‘Some day, I’ll tell’: Ex-chairman Davis says McGwire wanted to admit all to Congress

By Howard Fendrich, AP
Monday, January 11, 2010

Congressman says McGwire wanted to tell truth

WASHINGTON — Mark McGwire’s admission that he used steroids came as no surprise to the man who brought the slugger before Congress.

Former Rep. Tom Davis, a Virginia Republican, was the chairman of the House Government Reform Committee on March 17, 2005, when McGwire repeatedly testified that he would not “talk about the past” when lawmakers asked him about performance-enhancing drugs.

In a telephone interview Monday with The Associated Press, Davis said he met for three hours with McGwire behind closed doors the day before that hearing. During that private session, according to Davis, McGwire made clear he had used steroids and wanted to say so but was worried he would face legal trouble by admitting it then.

“He would have been a nice head to put on somebody’s mantel. So he basically took the Fifth (Amendment),” Davis said.

“It was very clear to everybody involved that he had taken steroids. Otherwise he would have gotten up there and denied it, but he couldn’t. … He looked ridiculous to most of the public, but he didn’t have many good options. We put him in a pretty tight spot. He was candid and honest in our interrogation of him. He said: ‘Some day, I’ll tell the story.’”

Davis added that he was turned down when he asked then-Attorney General Alberto Gonzalez to grant McGwire immunity in exchange for honest testimony to Congress.

“I look back now, I wish I had got immunity,” McGwire told the AP earlier Monday.

One of his lawyers, Mark Bierbower, said: “He did make an effort to fully disclose the steroid issue and to do so, we sought immunity, but it wasn’t granted. It goes without saying that he walked out of the hearing knowing he had damaged his name, his reputation. But he did it to protect himself and his family, and we’re very pleased for Mark he can say now what he wanted to say then.”

McGwire — recently hired as hitting coach for one of his former teams, the St. Louis Cardinals — said Monday he used steroids and human growth hormone on and off for a decade, starting before the 1990 season and including the year he broke Roger Maris’ single-season home run record by hitting 70 in 1998.

In 2005, Davis’ congressional panel heard more than 10 hours of testimony from executives of baseball and its players’ union; star players like McGwire, Sammy Sosa, Rafael Palmeiro and Jose Canseco; and others, including Donald Hooton, whose son committed suicide after using steroids.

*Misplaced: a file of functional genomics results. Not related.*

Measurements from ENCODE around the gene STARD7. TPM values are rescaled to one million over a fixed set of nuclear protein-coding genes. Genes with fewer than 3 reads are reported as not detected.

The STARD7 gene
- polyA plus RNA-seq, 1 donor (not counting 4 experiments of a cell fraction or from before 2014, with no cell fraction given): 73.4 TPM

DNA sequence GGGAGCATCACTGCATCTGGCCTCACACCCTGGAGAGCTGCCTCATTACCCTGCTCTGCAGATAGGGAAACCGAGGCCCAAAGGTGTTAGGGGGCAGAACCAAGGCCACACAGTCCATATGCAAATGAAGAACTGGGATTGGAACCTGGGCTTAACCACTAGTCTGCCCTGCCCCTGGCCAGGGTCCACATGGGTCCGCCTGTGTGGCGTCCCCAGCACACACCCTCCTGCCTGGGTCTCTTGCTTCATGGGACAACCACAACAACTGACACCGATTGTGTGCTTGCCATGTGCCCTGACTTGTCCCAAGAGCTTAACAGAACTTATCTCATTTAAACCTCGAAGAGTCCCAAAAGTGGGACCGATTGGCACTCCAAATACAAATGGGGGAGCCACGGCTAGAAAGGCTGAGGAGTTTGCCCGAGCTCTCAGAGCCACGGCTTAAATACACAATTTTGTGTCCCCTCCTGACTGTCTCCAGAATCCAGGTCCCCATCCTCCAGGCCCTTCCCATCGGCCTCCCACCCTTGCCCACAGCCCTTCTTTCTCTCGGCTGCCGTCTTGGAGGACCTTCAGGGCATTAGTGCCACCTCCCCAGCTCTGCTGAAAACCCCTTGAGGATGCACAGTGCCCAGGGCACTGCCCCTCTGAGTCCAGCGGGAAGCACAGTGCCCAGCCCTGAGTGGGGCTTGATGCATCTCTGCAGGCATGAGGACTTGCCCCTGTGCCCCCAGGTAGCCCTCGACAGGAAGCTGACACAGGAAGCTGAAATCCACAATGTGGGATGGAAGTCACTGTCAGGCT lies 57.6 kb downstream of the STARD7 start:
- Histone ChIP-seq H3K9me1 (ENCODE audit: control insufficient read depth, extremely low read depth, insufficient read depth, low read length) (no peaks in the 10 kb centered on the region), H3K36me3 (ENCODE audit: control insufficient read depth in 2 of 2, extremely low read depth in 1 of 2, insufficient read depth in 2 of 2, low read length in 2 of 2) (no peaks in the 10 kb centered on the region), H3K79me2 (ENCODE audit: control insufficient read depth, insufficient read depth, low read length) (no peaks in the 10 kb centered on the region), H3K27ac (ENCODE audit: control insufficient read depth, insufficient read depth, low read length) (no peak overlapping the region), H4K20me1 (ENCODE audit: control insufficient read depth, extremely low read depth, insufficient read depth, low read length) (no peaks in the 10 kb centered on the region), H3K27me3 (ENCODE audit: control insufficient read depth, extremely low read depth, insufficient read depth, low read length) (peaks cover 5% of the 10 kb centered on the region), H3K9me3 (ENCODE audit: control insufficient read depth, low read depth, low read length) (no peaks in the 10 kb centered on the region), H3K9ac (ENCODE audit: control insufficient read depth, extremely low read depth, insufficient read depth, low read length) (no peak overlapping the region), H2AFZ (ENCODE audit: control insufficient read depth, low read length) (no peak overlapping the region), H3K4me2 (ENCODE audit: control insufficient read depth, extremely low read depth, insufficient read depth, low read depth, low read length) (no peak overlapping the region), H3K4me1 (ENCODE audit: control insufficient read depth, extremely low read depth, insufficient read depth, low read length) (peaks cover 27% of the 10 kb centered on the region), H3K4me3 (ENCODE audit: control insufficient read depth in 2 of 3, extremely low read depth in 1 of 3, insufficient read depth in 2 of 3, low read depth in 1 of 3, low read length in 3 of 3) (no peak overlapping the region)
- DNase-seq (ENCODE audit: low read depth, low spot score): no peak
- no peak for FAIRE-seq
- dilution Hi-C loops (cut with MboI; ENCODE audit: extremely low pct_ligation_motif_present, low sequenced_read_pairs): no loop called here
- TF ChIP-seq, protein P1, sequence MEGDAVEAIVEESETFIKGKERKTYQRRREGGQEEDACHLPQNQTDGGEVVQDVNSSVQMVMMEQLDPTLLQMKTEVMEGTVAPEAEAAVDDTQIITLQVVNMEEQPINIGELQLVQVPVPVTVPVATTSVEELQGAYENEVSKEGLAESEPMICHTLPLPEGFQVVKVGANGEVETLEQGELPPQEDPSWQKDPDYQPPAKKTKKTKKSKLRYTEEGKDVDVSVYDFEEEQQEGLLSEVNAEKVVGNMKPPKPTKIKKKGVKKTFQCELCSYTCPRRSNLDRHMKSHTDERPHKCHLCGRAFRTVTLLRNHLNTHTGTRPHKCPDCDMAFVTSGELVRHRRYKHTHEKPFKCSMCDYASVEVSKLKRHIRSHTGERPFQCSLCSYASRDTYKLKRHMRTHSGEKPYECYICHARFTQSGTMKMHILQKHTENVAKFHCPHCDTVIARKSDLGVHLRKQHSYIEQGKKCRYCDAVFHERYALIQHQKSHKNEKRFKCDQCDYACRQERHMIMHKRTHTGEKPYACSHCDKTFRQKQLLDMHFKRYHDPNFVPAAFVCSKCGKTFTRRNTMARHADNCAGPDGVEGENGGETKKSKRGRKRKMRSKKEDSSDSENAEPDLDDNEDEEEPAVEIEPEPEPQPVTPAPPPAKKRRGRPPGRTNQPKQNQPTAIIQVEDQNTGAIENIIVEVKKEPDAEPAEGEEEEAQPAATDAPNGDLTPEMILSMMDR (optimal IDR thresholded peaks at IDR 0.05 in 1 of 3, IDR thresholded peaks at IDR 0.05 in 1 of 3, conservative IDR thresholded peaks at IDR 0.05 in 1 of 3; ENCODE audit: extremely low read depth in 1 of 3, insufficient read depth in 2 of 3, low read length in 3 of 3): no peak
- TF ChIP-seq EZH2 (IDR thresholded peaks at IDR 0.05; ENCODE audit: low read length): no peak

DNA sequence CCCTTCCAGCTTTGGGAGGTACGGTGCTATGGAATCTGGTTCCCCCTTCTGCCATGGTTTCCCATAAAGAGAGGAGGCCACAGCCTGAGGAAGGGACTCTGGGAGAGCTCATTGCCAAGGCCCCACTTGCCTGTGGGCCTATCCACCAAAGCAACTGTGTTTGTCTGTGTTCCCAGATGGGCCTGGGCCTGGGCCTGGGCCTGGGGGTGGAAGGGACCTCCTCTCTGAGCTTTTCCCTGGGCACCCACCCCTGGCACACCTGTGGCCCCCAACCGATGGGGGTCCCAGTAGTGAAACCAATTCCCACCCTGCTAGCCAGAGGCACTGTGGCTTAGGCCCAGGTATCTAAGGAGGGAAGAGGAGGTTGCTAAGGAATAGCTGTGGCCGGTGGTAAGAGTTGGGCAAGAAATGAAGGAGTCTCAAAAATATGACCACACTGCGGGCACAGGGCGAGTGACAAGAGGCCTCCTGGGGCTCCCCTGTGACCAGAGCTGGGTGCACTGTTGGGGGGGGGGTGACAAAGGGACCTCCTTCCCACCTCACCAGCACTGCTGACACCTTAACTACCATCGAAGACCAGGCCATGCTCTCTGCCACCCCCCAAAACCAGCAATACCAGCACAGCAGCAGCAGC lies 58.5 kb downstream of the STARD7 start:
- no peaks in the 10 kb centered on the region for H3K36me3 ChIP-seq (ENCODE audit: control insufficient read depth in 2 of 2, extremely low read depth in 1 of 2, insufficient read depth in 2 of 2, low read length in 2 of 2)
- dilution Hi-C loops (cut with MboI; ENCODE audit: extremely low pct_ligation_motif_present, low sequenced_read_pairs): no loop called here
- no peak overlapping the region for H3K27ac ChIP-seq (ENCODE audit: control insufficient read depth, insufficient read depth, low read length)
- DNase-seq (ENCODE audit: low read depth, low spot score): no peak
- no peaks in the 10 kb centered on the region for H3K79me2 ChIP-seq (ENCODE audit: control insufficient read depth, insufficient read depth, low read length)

Hooton was among the people McGwire called Monday to discuss his admission

“I do think he can make a good spokesman on this topic,” Hooton said. “Who better to describe what it’s like to go to the mountaintop and now to be at the depths of the deepest valley for a mistake you made several years ago?”

Hooton, like Davis and many people around baseball, figured McGwire would make this sort of admission soon, given that he’s now employed by the Cardinals.

“This is the right time. He knows he owes the baseball world an explanation,” Davis said. “I think we all knew this. I don’t think anybody’s surprised by this. He was one of hundreds of players who used steroids during this time. … This was so widespread. Had we not held these hearings and put the fear of God into baseball, it would still be going on.”

McGwire himself noted Monday that the most recent image many people have of him is in a suit and tie, right hand raised to take an oath before Congress. Now he’ll get the chance to be back in uniform as a coach — and as he returns to baseball, many wonder whether McGwire will one day be elected to the Hall of Fame.

In four appearances on the ballot, McGwire has hovered below 25 percent, not close to 75 percent needed for election.

Some baseball writers who vote for the Hall of Fame and have not backed McGwire in the past said Monday they didn’t think Monday’s news would change their stances on his candidacy — because they figured all along he had done steroids.

“That was a shocker, only in the fact he finally admitted it,” said Bob Sherwin, a former Mariners beat writer and longtime member of the Seattle chapter of the Baseball Writers’ Association of America. “I’m not sure this brings him any closer to the Hall’s threshold, but it does end the speculation that did nothing but harm his eligibility.”

There are those who are sure McGwire’s coming clean will bring him more votes, although perhaps not enough to get into the Hall.

“I think McGwire’s Hall of Fame chances will be enhanced by his long-overdue admission, but he was more than 275 votes short this time, said Rick Hummel of the St. Louis Post-Dispatch, a member of the writers’ wing at Cooperstown. “That many voters are not going to change their minds.”

Former player Willie McCovey, voted into the Hall of Fame in 1986, thinks McGwire belongs.

“Whether he took steroids or not, he did so much for baseball. He almost helped save baseball for a few years there,” McCovey said. “I don’t think he should be punished.”

AP Baseball Writers Fred Goodall, Joe Kay, Jon Krawczynski and Janie McCauley contributed to this report.

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